The very last thing that I did when I was in Rome and on my way to the docks where I would begin my Mediterranean Cruise in 2007, was to ask the driver to take me back to the place where I had seen an obelisk sitting on a sculpture of an elephant. I then took some pictures, and that was my last moment in one of the most wonderful cities in the world.
I would live in Rome, with its ancient ruins and magnificent histories that have stories of wonder and horror, and of the early roots of democracy that would eventually be the story of my own country.
But, for now, I only dream of a life in those ancient streets and remember the exquisite nature of such thick and descriptive architecture that stories almost write themselves.
It was that obelisk that had me obsessed, however, so I was mortified to read that in 2016 one of the tusks had been broken by vandals.
I don’t quite understand how people can do damage to things that are so rare and so ancient.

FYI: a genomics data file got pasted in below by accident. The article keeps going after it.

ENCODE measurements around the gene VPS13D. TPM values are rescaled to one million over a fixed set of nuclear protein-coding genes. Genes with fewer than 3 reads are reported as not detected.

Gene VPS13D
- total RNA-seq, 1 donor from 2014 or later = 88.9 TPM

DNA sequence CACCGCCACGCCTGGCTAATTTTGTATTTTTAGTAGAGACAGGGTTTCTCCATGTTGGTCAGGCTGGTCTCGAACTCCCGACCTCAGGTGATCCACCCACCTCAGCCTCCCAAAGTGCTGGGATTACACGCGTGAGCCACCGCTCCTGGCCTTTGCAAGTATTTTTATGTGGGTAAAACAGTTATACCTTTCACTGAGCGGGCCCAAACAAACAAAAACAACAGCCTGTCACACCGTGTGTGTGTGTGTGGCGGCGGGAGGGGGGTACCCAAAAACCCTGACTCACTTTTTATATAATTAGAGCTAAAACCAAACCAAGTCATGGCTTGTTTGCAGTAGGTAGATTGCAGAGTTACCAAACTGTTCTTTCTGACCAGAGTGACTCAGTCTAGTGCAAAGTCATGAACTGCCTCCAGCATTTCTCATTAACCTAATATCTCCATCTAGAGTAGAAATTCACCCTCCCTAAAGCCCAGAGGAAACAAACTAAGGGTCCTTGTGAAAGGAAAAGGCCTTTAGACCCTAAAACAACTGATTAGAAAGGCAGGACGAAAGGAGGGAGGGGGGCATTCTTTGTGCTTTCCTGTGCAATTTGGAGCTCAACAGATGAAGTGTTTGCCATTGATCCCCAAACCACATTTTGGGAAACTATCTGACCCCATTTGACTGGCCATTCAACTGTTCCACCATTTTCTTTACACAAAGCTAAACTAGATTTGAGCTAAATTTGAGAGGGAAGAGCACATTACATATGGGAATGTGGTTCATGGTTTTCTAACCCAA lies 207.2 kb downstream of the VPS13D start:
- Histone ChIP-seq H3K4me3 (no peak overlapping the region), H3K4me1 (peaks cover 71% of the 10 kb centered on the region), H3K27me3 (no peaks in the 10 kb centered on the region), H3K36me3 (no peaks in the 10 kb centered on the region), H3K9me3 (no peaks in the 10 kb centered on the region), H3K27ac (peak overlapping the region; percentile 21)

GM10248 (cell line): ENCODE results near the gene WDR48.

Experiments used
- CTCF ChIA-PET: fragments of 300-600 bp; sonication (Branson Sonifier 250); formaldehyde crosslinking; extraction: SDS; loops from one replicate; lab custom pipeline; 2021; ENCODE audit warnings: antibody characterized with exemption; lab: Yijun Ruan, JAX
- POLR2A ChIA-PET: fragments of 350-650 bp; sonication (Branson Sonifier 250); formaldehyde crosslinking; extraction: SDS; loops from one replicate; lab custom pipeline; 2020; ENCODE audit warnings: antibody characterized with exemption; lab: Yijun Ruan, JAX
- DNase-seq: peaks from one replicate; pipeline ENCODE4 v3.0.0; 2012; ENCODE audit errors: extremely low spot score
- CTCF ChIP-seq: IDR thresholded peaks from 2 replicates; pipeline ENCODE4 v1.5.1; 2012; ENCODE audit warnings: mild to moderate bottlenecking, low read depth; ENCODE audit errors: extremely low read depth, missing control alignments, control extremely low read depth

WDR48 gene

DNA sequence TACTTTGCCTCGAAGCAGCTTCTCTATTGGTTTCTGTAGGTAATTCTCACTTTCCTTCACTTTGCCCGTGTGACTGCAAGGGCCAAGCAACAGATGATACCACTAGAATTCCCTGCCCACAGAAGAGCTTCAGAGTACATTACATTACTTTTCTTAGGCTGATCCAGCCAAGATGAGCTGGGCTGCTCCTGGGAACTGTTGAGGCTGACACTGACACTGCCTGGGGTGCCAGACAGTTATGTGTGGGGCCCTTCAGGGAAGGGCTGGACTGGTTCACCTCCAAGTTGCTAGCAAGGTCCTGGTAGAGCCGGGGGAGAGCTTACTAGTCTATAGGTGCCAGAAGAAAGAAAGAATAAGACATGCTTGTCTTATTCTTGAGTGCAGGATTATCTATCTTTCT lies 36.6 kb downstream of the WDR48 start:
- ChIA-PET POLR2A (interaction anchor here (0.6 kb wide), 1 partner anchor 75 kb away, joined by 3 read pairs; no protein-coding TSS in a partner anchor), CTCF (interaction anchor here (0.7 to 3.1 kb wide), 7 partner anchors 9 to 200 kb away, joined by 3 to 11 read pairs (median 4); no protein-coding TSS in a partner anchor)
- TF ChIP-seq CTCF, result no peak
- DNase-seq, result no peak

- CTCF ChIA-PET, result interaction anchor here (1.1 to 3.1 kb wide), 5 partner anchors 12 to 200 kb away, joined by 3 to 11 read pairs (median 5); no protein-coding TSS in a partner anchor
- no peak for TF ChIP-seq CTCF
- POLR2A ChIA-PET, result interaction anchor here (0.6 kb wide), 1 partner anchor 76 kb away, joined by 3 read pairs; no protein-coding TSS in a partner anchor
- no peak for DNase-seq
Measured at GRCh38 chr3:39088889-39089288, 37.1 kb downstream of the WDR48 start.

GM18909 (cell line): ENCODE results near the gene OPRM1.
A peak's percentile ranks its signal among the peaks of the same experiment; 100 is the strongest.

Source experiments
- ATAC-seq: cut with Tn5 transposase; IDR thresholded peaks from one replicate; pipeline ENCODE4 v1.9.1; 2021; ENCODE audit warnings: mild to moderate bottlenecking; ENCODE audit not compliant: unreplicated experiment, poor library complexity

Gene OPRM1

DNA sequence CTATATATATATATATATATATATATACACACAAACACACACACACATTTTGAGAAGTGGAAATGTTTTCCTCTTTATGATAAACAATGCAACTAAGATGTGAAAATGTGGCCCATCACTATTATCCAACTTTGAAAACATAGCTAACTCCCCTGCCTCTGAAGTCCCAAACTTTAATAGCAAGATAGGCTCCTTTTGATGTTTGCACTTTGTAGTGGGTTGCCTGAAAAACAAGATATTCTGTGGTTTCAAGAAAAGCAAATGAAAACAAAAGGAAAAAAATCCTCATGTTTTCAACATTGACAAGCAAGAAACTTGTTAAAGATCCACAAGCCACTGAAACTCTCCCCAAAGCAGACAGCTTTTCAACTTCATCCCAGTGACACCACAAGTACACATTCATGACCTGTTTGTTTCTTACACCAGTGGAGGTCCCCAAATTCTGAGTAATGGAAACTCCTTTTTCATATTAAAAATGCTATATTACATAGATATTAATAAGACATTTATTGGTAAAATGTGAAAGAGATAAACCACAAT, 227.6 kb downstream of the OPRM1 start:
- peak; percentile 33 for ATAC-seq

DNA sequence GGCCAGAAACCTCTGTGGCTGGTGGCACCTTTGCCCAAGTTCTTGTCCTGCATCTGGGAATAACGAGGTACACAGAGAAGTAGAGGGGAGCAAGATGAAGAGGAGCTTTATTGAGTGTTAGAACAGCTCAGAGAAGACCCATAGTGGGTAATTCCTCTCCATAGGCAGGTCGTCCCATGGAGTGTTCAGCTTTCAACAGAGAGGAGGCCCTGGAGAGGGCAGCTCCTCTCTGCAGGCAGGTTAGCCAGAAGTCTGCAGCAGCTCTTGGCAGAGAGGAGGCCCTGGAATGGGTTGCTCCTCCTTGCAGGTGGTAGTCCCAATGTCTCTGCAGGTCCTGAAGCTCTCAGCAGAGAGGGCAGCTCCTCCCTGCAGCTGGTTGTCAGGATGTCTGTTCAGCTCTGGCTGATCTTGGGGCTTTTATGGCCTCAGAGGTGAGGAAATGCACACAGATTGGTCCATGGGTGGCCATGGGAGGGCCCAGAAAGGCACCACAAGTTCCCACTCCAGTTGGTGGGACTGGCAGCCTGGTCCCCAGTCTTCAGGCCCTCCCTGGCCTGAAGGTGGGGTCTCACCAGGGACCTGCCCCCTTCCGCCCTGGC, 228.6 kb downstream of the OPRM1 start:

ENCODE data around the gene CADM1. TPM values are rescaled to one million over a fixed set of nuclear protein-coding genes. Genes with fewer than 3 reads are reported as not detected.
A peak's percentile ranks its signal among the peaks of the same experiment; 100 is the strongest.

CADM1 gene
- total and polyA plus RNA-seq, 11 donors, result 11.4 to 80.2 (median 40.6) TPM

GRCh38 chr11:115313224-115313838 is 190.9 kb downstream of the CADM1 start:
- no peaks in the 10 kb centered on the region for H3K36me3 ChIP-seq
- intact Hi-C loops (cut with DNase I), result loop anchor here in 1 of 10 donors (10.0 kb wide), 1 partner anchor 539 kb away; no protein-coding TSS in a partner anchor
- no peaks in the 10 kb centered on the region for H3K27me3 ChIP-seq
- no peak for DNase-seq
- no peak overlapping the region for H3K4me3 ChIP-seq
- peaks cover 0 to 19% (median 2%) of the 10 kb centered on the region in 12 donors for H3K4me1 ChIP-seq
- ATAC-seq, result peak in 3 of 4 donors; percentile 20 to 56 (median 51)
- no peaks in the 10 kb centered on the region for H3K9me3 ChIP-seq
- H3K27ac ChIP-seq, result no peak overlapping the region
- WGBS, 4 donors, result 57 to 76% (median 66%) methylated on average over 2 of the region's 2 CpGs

Who thinks to take pot shots at the Sphinx? Who purposely bombs a museum with ancient antiquities that will never again be available to tell the stories of their civilizations? Who steals art so that it is gone from the public, and never seen again?
Well, I guess humans do those things.
Still, I have to wonder who would damage a sculpture that was over 300 years old, which stood holding an obelisk that was from Egypt, and was far more ancient and precious.
And to top it off, as far as I was concerned, my heart had adopted that obelisk and sculpture as one of the most wonderful memories that I have of my trip to Rome.
As human beings we strive to capture the essence of our lives at moments in which a convergence of circumstances end with something beautiful that can be left to the future.
That is the presence that the elephant held for me.
When I am old and grey (as in, no longer able to dye my hair to cover my grey), I will have the memory of that beautiful monument, even if other humans chip away at it where it stands.